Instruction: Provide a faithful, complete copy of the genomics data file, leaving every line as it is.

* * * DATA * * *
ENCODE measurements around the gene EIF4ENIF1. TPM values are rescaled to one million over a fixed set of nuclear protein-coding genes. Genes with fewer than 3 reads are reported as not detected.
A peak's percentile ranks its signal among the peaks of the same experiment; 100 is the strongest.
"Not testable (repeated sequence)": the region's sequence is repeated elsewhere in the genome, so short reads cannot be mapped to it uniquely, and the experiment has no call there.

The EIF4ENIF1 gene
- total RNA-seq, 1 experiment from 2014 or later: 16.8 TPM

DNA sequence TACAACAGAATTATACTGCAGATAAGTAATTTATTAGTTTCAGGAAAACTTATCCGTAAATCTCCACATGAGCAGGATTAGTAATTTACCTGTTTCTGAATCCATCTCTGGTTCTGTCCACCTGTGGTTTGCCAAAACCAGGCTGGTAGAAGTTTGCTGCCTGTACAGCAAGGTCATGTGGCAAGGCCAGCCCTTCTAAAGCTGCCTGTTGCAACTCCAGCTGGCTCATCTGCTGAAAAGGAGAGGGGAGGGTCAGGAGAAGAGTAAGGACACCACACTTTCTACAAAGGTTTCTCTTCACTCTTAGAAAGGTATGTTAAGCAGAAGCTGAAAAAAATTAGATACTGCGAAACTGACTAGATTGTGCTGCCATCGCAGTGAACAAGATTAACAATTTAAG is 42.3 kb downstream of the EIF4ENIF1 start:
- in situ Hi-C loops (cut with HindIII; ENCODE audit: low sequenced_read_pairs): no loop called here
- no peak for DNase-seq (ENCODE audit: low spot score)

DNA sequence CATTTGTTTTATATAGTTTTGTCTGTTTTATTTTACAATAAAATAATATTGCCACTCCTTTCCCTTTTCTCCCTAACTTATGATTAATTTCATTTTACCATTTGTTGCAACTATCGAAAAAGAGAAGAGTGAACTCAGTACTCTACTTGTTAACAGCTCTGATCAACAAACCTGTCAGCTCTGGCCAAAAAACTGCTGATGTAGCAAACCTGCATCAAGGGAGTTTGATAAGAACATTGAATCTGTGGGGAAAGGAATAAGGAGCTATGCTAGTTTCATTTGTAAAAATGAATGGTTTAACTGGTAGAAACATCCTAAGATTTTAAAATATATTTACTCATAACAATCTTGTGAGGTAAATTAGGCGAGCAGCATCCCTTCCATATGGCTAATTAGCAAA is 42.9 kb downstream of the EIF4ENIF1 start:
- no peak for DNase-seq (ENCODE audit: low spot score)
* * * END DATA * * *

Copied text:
ENCODE measurements around the gene EIF4ENIF1. TPM values are rescaled to one million over a fixed set of nuclear protein-coding genes. Genes with fewer than 3 reads are reported as not detected.
A peak's percentile ranks its signal among the peaks of the same experiment; 100 is the strongest.
"Not testable (repeated sequence)": the region's sequence is repeated elsewhere in the genome, so short reads cannot be mapped to it uniquely, and the experiment has no call there.

The EIF4ENIF1 gene
- total RNA-seq, 1 experiment from 2014 or later: 16.8 TPM

DNA sequence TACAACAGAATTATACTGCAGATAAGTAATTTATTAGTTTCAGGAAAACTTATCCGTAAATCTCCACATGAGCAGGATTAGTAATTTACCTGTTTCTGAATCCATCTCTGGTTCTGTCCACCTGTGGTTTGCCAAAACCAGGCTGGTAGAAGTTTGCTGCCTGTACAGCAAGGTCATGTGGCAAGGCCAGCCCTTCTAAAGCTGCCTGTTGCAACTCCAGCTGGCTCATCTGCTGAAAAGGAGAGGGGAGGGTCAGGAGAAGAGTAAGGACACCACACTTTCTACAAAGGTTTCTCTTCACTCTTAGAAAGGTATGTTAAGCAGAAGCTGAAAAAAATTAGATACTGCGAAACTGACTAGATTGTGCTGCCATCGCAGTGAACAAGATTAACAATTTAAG is 42.3 kb downstream of the EIF4ENIF1 start:
- in situ Hi-C loops (cut with HindIII; ENCODE audit: low sequenced_read_pairs): no loop called here
- no peak for DNase-seq (ENCODE audit: low spot score)

DNA sequence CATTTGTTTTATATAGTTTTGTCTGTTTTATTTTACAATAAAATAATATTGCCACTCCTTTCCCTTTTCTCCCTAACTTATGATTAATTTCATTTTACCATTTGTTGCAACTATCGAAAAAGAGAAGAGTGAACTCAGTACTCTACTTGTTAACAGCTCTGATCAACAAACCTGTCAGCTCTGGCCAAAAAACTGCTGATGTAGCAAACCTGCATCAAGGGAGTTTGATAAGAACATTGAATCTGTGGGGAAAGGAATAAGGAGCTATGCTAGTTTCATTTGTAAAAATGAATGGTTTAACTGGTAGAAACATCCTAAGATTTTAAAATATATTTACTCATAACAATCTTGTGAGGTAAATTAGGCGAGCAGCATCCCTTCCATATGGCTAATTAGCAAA is 42.9 kb downstream of the EIF4ENIF1 start:
- no peak for DNase-seq (ENCODE audit: low spot score)